Opinion piece featured in The Sunday Times, 28 May 2017

We can’t climb into the hateful minds of terrorists. How can we even start to understand how they rationalise indiscriminate slaughter of young people attending a pop concert? But we can identify with the outpouring of solidarity and compassion shown by affected communities in the wake of these unceasing atrocities, which could strike anywhere next.

The reaction of the people of Manchester to Monday’s carnage speaks volumes about their character and strength, and shows the true face of their community. It also reveals that for every act of evil, there are thousands of examples of kindness, bravery and charity. The world is a dangerous place, increasingly vulnerable to savage acts of terror, but we shouldn’t be conned into thinking we’ve entered a new dark age.

Manchester, a city known among other things for unrelenting rain — which suited its many cotton mills during the industrial revolution — has been a beacon of light to the world these past six days.

The city is still reeling from the murder of 22 people, including children, when leaving an Ariana Grande concert at Manchester Arena. But the way Mancunians have responded, drawing on their city’s rich cultural and musical heritage, has been inspiring.

We have seen crowds break into spontaneous song, with an apt rendition of the Oasis song Don’t Look Back in Anger . Video of the reaction, which followed a minute’s silence for the victims, quickly went viral on social media. And at a vigil for the victims on Tuesday, a man could be heard chanting “There is a light that never goes out”, a reference to the song by The Smiths of the same name.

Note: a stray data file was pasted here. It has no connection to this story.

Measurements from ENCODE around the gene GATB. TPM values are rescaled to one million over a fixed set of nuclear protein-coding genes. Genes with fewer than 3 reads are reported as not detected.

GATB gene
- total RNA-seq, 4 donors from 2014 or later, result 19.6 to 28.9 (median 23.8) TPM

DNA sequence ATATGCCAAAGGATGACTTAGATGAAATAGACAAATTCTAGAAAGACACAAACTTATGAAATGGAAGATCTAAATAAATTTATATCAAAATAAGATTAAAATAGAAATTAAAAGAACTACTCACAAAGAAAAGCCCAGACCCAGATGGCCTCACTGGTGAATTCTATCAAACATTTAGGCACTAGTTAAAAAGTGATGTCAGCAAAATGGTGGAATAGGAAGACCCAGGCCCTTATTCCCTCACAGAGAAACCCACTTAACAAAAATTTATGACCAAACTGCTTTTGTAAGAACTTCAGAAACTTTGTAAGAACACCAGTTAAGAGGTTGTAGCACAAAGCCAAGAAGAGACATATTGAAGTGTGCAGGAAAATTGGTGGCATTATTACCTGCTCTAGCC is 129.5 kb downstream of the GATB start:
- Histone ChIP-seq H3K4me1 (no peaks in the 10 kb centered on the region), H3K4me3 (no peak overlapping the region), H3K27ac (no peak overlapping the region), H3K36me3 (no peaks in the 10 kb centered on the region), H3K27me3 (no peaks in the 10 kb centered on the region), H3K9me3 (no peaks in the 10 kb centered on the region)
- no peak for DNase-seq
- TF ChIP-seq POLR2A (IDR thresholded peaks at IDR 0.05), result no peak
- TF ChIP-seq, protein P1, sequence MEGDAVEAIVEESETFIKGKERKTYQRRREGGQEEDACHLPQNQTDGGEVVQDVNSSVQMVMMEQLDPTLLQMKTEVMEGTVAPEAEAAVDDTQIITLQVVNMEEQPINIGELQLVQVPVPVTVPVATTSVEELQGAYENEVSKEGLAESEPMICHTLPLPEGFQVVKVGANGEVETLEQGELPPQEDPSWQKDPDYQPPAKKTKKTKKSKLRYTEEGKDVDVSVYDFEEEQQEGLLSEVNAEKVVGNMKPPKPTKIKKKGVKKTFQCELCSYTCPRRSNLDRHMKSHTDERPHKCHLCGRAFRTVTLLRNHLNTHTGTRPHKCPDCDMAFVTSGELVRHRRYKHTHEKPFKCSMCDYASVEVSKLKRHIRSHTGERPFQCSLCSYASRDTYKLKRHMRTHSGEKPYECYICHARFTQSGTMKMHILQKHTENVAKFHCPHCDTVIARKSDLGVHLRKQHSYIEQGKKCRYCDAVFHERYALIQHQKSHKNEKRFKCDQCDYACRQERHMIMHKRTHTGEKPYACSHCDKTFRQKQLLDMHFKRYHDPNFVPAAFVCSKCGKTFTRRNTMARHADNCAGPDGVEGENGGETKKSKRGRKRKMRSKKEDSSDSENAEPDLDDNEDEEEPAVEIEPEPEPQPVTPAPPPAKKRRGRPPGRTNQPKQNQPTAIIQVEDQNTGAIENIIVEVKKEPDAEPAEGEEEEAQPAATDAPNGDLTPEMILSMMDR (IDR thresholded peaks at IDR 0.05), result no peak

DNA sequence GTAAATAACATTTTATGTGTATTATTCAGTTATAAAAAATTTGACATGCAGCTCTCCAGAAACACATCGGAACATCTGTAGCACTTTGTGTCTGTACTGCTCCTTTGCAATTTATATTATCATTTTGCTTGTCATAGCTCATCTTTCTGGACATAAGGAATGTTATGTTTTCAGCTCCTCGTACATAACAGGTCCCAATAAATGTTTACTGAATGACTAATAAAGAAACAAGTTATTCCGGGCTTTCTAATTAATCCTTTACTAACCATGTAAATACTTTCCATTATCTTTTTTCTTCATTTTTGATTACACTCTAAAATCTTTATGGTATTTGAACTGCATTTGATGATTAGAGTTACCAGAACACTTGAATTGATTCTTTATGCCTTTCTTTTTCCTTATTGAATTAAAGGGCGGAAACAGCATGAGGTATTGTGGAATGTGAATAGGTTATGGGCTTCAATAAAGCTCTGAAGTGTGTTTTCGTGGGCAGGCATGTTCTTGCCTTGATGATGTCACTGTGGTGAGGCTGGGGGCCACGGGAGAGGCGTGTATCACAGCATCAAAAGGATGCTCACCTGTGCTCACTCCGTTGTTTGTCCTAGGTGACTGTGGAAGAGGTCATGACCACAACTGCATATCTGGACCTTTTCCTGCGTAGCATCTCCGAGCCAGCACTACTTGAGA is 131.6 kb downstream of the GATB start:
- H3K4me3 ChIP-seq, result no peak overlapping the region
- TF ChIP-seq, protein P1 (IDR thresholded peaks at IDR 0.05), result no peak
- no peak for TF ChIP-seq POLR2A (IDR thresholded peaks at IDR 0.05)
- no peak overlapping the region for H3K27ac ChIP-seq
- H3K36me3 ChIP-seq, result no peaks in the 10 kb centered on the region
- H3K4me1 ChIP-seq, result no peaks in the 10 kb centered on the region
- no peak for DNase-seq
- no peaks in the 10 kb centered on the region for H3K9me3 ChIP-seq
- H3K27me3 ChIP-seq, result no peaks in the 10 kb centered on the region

A stirring poem called This Is The Place read by local poet Tony Walsh at a multi-faith vigil in the city also needs to be seen.

Part of it read: “There’s hard times again in these streets of our city, but we won’t take defeat and we don’t want your pity, because this is the place where we stand strong together with a smile on our face, Mancunians forever.”

We have also learnt about the homeless man Stephen Jones, who had been sleeping outside the concert venue and rushed to help the injured and dying in the immediate aftermath of the bomb blast. He even pulled nails out of a little girl’s face.

On Monday night, taxi drivers offered to drive people home for free and provided transport for those seeking loved ones.

Local businesses and residents provided shelter and meals to survivors and family members who had rushed to the scene. The next day, many people turned up at blood donation centres wanting to help. The local newspaper set up a fundraising appeal for the impacted families that topped one million pounds within 24 hours.

These acts do more than underscore the mood of a resilient community, a community which has experienced terrorism before when the IRA detonated a bomb at its main shopping centre in 1996. Yes, bombs and other forms of terrorism kill, maim and inflict sorrow on the families and friends of victims. But these acts show community bonds get tighter, not weaker. Mancunians are stronger today than a week ago.

On Monday night, the worst of humanity was pitted against the best of humanity and the best won.

 

Michael Beach, Editor, Sunday Times and Board Member of Crime Stoppers WA.